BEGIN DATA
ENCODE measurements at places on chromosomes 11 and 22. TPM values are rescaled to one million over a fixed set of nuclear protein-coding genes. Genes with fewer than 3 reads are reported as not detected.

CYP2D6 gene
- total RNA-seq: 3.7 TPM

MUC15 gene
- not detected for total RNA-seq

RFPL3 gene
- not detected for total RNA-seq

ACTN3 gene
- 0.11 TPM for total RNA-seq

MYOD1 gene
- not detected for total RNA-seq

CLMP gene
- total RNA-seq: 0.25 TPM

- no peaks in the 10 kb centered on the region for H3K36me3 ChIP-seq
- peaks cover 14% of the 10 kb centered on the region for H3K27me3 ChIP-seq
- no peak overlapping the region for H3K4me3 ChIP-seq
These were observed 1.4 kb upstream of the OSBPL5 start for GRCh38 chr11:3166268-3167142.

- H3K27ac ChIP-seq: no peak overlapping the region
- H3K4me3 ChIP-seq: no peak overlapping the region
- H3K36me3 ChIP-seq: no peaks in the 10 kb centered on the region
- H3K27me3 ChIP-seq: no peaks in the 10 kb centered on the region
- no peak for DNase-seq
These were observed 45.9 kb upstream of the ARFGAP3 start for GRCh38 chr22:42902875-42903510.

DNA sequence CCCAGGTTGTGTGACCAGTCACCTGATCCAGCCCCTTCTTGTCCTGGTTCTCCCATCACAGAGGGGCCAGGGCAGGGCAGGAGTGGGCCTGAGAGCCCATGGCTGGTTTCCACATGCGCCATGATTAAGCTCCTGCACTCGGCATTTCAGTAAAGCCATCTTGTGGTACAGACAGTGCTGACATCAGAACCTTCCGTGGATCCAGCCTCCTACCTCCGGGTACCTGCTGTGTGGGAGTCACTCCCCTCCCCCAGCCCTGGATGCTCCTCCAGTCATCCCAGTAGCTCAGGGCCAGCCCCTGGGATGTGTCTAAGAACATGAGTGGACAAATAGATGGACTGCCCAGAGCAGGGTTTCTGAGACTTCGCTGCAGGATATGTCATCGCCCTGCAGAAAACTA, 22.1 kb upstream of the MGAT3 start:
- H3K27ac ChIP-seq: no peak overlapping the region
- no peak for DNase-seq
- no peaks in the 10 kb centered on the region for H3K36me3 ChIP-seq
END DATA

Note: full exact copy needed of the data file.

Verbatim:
ENCODE measurements at places on chromosomes 11 and 22. TPM values are rescaled to one million over a fixed set of nuclear protein-coding genes. Genes with fewer than 3 reads are reported as not detected.

CYP2D6 gene
- total RNA-seq: 3.7 TPM

MUC15 gene
- not detected for total RNA-seq

RFPL3 gene
- not detected for total RNA-seq

ACTN3 gene
- 0.11 TPM for total RNA-seq

MYOD1 gene
- not detected for total RNA-seq

CLMP gene
- total RNA-seq: 0.25 TPM

- no peaks in the 10 kb centered on the region for H3K36me3 ChIP-seq
- peaks cover 14% of the 10 kb centered on the region for H3K27me3 ChIP-seq
- no peak overlapping the region for H3K4me3 ChIP-seq
These were observed 1.4 kb upstream of the OSBPL5 start for GRCh38 chr11:3166268-3167142.

- H3K27ac ChIP-seq: no peak overlapping the region
- H3K4me3 ChIP-seq: no peak overlapping the region
- H3K36me3 ChIP-seq: no peaks in the 10 kb centered on the region
- H3K27me3 ChIP-seq: no peaks in the 10 kb centered on the region
- no peak for DNase-seq
These were observed 45.9 kb upstream of the ARFGAP3 start for GRCh38 chr22:42902875-42903510.

DNA sequence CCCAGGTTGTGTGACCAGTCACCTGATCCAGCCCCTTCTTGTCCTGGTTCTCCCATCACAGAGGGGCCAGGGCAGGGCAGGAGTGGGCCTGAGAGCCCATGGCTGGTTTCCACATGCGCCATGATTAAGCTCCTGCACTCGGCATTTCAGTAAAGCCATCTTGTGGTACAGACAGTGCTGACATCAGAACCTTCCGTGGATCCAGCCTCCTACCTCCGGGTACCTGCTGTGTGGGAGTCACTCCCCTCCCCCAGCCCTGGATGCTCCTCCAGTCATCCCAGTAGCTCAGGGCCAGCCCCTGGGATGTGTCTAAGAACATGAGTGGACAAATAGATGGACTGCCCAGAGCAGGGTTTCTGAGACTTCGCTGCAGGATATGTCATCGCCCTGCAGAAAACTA, 22.1 kb upstream of the MGAT3 start:
- H3K27ac ChIP-seq: no peak overlapping the region
- no peak for DNase-seq
- no peaks in the 10 kb centered on the region for H3K36me3 ChIP-seq